Few things will attract the attention of a motorcycle enthusiast quicker than a statement of, “there is a new road” or some reference to a ride not taken in the past. I found myself in this exact circumstance recently.
Earlier in the summer my wife and I took a wonderful day ride on our motorcycle and we traveled around a loop that we had done previously but it was a special day because we stopped in a new to us small town and enjoyed a spectacular lunch in a local establishment. I like to think of the town as swanky with a recovered 1950 flare. As we rode the loop I noticed a two lane mountain road that cut off at about mid-range on our intended return path. I was kind of drawn to it in some way and I remember thinking clearly: I wonder where that road goes?
Upon our return I was describing our day ride to some friends and fellow bikers. They listened intently as I described the route we had taken and then in an act of ultimate enlightenment they asked; “Did you try the new road?” To this I responded with full attention; “A new road?”
The enlightenment continued and I was advised of a new path that was recently paved as a part of the State of Utah’s Scenic-by-Way effort. The road I had passed, at the time wondering where that goes. Well, that intersection is the southern exit point of the new route. I was informed that the Scenic-By-Way, if I had I taken it, would have taken me through amazing scenery, over a mountain pass abounding with curves, switch backs, ups and downs, all on new pavement with fresh striping and not a lot of traffic.
Needless to say my swanky town story ended at this point and a seed of desire was planted that continued to grow until last Sunday afternoon. I planned that this would be the day we would return and complete the ride as it should have been had I known about the new road.
We arrived at the northern intersection which would begin a 31.5 mile biker odyssey I can scarcely describe but I will try. The route starts as a well-established road that has been in use for many years. Sections of this road have been improved with new pavement which is smooth as a baby’s backside. These sections were to be only a teaser as it soon returned to older pavement. Still, we continued on until the actual new road began following an abrupt right hand turn through a seasonal closure gate.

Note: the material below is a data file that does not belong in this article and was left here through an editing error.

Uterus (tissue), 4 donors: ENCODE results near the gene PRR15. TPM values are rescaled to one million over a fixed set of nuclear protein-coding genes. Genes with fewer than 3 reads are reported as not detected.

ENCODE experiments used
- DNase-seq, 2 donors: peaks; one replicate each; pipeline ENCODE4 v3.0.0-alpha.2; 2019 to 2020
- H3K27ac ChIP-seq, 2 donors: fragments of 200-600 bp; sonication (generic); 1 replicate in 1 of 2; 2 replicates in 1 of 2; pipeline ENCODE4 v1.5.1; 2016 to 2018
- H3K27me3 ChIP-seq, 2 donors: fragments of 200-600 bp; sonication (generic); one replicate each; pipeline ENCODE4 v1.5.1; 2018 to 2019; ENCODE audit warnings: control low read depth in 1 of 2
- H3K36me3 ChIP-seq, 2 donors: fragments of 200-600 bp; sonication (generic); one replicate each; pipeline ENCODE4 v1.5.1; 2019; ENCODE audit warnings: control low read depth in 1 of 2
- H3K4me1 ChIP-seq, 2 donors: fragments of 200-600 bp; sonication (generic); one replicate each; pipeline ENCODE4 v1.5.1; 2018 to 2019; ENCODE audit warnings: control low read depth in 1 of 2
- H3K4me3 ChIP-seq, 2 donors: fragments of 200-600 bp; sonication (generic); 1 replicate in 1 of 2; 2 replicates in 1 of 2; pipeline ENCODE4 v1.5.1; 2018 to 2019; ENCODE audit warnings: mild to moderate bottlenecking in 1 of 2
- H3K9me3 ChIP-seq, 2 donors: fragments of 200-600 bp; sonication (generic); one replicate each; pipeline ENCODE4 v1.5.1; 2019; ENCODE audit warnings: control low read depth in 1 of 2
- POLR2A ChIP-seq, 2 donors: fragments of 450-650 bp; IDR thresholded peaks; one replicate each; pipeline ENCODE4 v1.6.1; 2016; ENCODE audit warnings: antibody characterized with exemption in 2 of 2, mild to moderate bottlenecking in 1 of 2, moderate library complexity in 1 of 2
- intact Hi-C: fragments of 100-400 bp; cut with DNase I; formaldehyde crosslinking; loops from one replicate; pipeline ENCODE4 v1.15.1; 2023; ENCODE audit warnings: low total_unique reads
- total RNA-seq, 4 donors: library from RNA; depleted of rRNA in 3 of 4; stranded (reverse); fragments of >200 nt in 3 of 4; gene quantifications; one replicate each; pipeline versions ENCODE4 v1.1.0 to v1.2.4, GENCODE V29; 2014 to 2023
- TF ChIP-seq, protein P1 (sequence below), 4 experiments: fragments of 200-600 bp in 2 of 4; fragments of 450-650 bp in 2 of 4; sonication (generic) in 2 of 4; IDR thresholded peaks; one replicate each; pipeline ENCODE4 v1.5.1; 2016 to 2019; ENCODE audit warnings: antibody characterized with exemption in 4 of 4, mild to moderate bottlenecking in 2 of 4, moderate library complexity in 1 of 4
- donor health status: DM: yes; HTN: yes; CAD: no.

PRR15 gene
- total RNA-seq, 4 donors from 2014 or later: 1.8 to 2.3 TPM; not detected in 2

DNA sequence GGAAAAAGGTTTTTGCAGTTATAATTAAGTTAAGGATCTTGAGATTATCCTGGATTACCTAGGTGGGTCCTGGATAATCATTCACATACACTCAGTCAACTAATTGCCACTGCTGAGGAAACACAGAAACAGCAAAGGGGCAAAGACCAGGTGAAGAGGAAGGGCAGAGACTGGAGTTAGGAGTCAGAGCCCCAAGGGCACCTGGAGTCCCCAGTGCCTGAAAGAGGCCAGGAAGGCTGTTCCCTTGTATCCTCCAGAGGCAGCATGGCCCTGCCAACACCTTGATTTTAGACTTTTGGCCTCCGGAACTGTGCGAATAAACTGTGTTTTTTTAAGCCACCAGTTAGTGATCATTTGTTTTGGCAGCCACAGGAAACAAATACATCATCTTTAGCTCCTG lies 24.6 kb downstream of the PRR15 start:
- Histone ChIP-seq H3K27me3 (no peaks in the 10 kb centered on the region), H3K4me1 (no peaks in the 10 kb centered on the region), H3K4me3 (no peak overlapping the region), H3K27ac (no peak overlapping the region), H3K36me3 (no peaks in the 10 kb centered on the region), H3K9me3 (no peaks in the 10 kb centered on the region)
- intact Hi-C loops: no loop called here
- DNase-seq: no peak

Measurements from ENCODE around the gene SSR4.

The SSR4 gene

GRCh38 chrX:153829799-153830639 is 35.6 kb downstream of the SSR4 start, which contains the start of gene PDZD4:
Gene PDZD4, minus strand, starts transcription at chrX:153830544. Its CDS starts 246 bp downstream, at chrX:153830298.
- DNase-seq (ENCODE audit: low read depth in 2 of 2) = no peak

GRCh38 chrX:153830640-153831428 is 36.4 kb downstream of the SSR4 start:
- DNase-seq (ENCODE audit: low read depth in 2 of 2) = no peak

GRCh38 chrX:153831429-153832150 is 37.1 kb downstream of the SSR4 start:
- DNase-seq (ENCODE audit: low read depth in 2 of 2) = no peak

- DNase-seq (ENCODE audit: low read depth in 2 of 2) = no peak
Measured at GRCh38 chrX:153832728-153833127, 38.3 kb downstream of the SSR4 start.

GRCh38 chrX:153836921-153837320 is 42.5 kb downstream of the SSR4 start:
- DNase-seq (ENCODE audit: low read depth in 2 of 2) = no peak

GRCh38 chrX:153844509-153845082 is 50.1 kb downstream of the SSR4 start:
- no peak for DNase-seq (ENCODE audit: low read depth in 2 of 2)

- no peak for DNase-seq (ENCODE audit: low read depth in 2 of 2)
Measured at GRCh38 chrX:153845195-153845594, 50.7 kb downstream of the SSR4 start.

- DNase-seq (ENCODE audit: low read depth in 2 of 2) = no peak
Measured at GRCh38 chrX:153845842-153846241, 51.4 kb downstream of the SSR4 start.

The new pavement was a delight to ride on. We climbed up and up and the powerful Milwaukee Eight rose to the occasion. While climbing up we rounded curves to the right, curves to the left, switch backs, over gulch’s until at last we arrived at the summit. The curves we encountered are of such tightness that towed trailers frequently leave the roadway. This results in loose gravel from the shoulder being dragged out into the travel lane. Just another obstacle to be aware of and a challenge that demands rider attention.
The summit offers a view of what seems like 50 miles or more of canyon mixed vegetation, Oak, Aspen, and Pine trees a scene capped by a florescent blue sky and a spattering of distant white clouds. This scene seems to have been broken only once by man as a high voltage power line can be seen crossing the breadth. Still, I found myself lost in the expanse for a time.
It is said that what goes up must come down. I suppose that is truth so we must discuss the southern descent of the summit. I found myself traversing a ridge-line where the route seemed to sway from left to right following a path created by our good Lord and maintained by Mother Nature. As I made my way, I looked to the right down into a canyon wilderness only to see the route weaving and switch backing through the forest continuing on a magical descent. There is no exaggeration when I describe my turning to my wife seated behind me as the bike leaned to and fro and yelling with a huge smile on my face; “I LIKE IT!!!” While looking back in the mirror for her reaction I saw my dog seated behind her. Kevin was leaning out from his own custom seat into the wind; eyes in squint, ears flapping, and a huge smile of his own spread across his muzzle. Apparently he agreed with my assessment.
Soon the new pavement gave way to older well-traveled sections which continued to descend. Although the road in this section was well established it did not fail to present challenges and intrigue of its own. The 31.5 miles passed quickly and I soon found myself at the intersection I had seen before. Only this time there was no wonder where the route goes. Rather my thoughts were filled with; should I turn around and do it again?
Oh, but the joys of new routes and first times. Do you know what I mean?